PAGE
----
Research | News
Educational Sites Provide Ample Fodder for Plagiarism
- By Dian Schaffhauser
Paper mills and cheat sites are losing ground to social and user-generated Web sites as sources of material for student papers, and Wikipedia rules above all others as a source for plagiarism. A third of matched content derives from online sites where people contribute and share content, while only 15 percent of content matches have ties to sites specifically promoting "academic dishonesty." At the same time, legitimate educational sites end up providing a quarter of matched material. Those conclusions come out a new study by iParadigms, a company that develops applications for detecting plagiarism in written work.
The study examined the sources for 110 million content matches in 40 million student papers submitted to iParadigms' service, Turnitin, over a 10-month period, from June 2010 to March 2011.
The study noted that 7 percent of matches could be found in Wikipedia. The next four most popular sources for word-for-word content were: answers.yahoo.com, answers.com, slideshare.net, and oppapers.com.
The company acknowledged that the analysis doesn't examine whether the material used in the papers was sourced correctly elsewhere in the paper, only that it matched existing entries in Turnitin's index of site content. iParadigms' technology doesn't detect plagiarism per se, the study's authors stated in the report; rather, it "detects patterns of matching text to help instructors determine if plagiarism has occurred."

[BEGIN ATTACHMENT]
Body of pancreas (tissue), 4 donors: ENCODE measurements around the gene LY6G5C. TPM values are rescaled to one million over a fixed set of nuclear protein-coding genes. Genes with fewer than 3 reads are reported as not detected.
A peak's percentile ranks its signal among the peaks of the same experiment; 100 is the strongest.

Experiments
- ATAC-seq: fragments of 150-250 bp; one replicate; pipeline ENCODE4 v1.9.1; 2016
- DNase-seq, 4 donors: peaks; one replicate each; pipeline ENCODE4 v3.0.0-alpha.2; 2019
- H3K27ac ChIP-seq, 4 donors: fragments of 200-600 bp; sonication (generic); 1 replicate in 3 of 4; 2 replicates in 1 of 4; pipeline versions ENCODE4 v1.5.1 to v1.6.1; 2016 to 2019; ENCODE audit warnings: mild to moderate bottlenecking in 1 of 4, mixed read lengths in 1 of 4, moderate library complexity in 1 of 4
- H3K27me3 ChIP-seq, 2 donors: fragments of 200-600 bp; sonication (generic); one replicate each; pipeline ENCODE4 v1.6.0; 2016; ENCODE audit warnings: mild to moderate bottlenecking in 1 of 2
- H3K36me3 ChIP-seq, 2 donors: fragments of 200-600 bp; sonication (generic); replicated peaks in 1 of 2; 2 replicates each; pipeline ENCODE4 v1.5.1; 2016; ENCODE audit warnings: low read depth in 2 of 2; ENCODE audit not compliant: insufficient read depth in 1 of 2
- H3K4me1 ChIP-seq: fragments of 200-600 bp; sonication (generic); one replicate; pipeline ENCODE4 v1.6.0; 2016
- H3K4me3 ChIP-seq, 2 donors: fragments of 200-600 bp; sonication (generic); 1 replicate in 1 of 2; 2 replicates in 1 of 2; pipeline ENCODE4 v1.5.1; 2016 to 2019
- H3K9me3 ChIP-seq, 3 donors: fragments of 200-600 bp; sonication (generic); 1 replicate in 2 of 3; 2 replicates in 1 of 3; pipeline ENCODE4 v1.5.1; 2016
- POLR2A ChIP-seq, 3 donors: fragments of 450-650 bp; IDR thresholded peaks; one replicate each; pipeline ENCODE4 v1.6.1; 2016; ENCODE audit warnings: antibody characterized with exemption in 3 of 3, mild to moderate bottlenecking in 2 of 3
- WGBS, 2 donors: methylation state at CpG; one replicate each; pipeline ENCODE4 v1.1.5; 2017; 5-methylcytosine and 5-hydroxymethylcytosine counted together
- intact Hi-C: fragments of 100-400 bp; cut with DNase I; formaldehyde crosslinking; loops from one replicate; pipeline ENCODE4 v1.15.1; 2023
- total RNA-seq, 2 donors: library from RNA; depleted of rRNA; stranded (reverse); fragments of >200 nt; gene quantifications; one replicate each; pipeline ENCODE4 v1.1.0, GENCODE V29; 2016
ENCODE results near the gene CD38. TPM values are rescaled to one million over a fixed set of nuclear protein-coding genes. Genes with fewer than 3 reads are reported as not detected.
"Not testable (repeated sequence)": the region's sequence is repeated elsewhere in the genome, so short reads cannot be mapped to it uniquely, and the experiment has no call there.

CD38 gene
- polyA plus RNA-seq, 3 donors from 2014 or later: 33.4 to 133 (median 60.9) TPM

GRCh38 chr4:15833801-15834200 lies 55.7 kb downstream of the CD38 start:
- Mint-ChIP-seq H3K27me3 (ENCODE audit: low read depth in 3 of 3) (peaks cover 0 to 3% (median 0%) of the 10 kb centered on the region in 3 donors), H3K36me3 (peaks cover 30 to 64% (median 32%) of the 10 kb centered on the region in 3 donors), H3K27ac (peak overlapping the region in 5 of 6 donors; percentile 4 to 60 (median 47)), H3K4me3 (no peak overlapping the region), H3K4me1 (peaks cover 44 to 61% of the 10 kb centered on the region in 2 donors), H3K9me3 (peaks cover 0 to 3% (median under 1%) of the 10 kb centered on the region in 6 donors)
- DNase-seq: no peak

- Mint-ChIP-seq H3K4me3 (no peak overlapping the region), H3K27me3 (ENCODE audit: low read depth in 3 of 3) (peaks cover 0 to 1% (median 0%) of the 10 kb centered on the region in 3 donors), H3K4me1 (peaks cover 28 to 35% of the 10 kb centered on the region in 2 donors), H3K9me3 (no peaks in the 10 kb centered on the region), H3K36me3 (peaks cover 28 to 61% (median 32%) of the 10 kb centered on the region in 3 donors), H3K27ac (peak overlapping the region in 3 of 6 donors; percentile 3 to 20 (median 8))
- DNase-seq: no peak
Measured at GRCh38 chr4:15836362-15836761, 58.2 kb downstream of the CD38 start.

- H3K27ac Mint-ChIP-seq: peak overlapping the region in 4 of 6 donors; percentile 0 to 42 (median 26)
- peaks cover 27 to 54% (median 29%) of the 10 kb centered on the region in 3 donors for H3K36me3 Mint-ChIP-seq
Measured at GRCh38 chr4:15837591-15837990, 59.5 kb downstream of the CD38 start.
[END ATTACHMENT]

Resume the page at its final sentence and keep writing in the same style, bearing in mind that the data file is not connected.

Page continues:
"A digital culture that promotes sharing, openness, and reuse is colliding with one of the fundamental tenets of education--the ability to develop, organize and express original thoughts," the report pointed out. "For many students who have grown up sharing music, retweeting thoughts, and downloading free software, the principle of originality in research and writing can seem antiquated. It is important for educators to draw a clear line between what can be reproduced and what must be created. If not, there is a risk that a generation of students will not develop the critical thinking and communication skills necessary for a productive life."
The report offered recommendations for instructors to curtail plagiarism, such as using technology "to address a digital problem." (The company reported a 30 percent to 35 percent reduction in unoriginal work in the first year for institutions that widely adopt its own application.)
The study, "Plagiarism: Myths and Realities," is available with registration on iParadigms' site.
Dian Schaffhauser is a senior contributing editor for 1105 Media's education publications THE Journal and Campus Technology. She can be reached at firstname.lastname@example.org or on Twitter @schaffhauser.